The year was 1988 and his name was Matthew Trippe (reported in some articles as Matthew Von Trippe, getting his middle name John wrong). We briefly discussed the Trippe-y story back in Record Store Tales #656: The One They Call Dr. Feelgood. Matthew’s claim was that the real Sixx had a dibilitating car accident in 1982, and so a lookalike (Trippe) was hired to play bass and write music with the band, with no one in the audience being any the wiser. Trippe had tattoos similar to Nikki and dyed his hair black. The real Nikki Sixx was having his own issues, but being replaced in the Crue was not one of them. Kerrang broke the story in March of ’88, with lawsuits a-flyin’. Trippe wanted compensation for what he claimed were two or three years in Motley Crue.
You can hear all about the Trippe story tonight on Scotch on the Rocks, from the real expert – writer Brent Jensen. Long story short – the lawsuits went nowhere because there was only ever one real Nikki Sixx. Deke, Brent and I will have the whole story for you tonight, while presently I’ll take you on a somewhat different detour.
When this story hit all the rock mags, my regular publication Hit Parader ran with it as well. The idea of a fake Nikki Sixx wasn’t all that unbelievable. I had heard many stories about who really played on Kiss albums over the years. Was it Ace, was it Vinnie, or someone else? In the 80s these details were hard to come by and rumours flew. If Motley had a fake Nikki, it didn’t seem unbelievable. Kerrang ran the Trippe/Sixx story as if it were truth. Visual differences from early Nikki to present Nikki added fuel to the fire. But it was Vince Neil who was the subject of the imposter rumours in our neighborhood.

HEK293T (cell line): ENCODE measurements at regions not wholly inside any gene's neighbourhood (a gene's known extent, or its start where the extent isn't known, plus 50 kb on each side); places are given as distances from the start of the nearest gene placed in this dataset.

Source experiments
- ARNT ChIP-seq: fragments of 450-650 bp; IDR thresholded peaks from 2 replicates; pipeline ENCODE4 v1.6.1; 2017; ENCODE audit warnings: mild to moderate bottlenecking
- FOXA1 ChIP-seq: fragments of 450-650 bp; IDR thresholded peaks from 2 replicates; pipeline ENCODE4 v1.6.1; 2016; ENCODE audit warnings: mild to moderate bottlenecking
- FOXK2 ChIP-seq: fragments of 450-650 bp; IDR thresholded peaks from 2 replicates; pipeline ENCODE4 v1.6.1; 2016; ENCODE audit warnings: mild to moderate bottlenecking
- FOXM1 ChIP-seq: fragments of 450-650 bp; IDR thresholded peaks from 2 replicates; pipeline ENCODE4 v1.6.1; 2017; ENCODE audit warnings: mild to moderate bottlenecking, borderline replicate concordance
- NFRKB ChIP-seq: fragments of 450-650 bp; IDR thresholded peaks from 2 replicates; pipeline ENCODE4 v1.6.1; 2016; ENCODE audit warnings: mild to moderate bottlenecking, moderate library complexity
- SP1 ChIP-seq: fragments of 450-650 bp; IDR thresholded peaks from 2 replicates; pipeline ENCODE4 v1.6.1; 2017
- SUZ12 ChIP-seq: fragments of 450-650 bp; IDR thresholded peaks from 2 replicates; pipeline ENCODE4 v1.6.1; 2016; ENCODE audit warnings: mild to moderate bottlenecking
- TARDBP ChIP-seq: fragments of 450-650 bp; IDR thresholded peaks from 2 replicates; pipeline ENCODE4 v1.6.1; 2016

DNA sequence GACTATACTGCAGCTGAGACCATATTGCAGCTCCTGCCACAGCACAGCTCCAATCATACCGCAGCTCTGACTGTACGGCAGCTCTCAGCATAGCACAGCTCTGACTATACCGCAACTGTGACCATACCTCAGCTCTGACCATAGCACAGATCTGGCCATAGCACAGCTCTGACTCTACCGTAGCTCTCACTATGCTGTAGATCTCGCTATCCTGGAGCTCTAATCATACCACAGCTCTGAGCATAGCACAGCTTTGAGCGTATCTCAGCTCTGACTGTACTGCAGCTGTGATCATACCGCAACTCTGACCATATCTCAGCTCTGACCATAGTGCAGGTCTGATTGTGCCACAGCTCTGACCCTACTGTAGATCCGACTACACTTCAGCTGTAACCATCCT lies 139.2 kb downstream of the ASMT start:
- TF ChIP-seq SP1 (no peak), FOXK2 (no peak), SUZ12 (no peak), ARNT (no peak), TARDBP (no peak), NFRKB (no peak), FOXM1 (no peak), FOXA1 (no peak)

After reading the magazine, I approached my next door neighbour George to ask if he had heard the story.
“A Nikki Sixx imposter? No, I never heard that before. I thought you were going to say Vince Neil,” he said matter-of-factly.
I was surprised. “No, the magazine said Nikki Sixx. What’s up with Vince Neil?”
George got serious. His eyes sometimes fluttered when he talked serious.
There was a girl he liked. I don’t think she was ever his girlfriend, but he talked about her as if she was. She was a rocker girl and she loved Motley Crue, especially Vince Neil.
“Well,” he began, “Angie knows Motley Crue. There’s nobody in town who knows Motley Crue better than she does. And she swears that Vince Neil is not the real Vince Neil.”
Really? That’s a bombshell.
George continued. “She’s studied pictures of Vince, and there are some where she has said flat-out, ‘that is not Vince Neil’. And she would know.”
“This article says it was Nikki Sixx, not Vince,” I countered.
“Angie would know,” said George. “She loves Vince Neil and she insists that the Vince Neil today is not the same guy that was in Motley Crue before. If anyone has been replaced by an imposter, it’s Vince Neil,” he insisted.
“I guess we’ll see what happens next,” I concluded.
Of course the truth isn’t that confusing. Vince Neil has had a few plastic surgeries over the years. If George’s girl thought Vince looked different, that would be why.
As for Trippe, who died in 2014, he never came clean about his ruse. He did go down in history as the subject of a Motley Crue song called “Say Yeah”, which is better than he probably deserved!
“Get out, out of my face, get the fuck out of my face!”
MÖTLEY CRÜE – Too Fast For Love (Originally 1981 Leathür Records, 2003 CD reissues)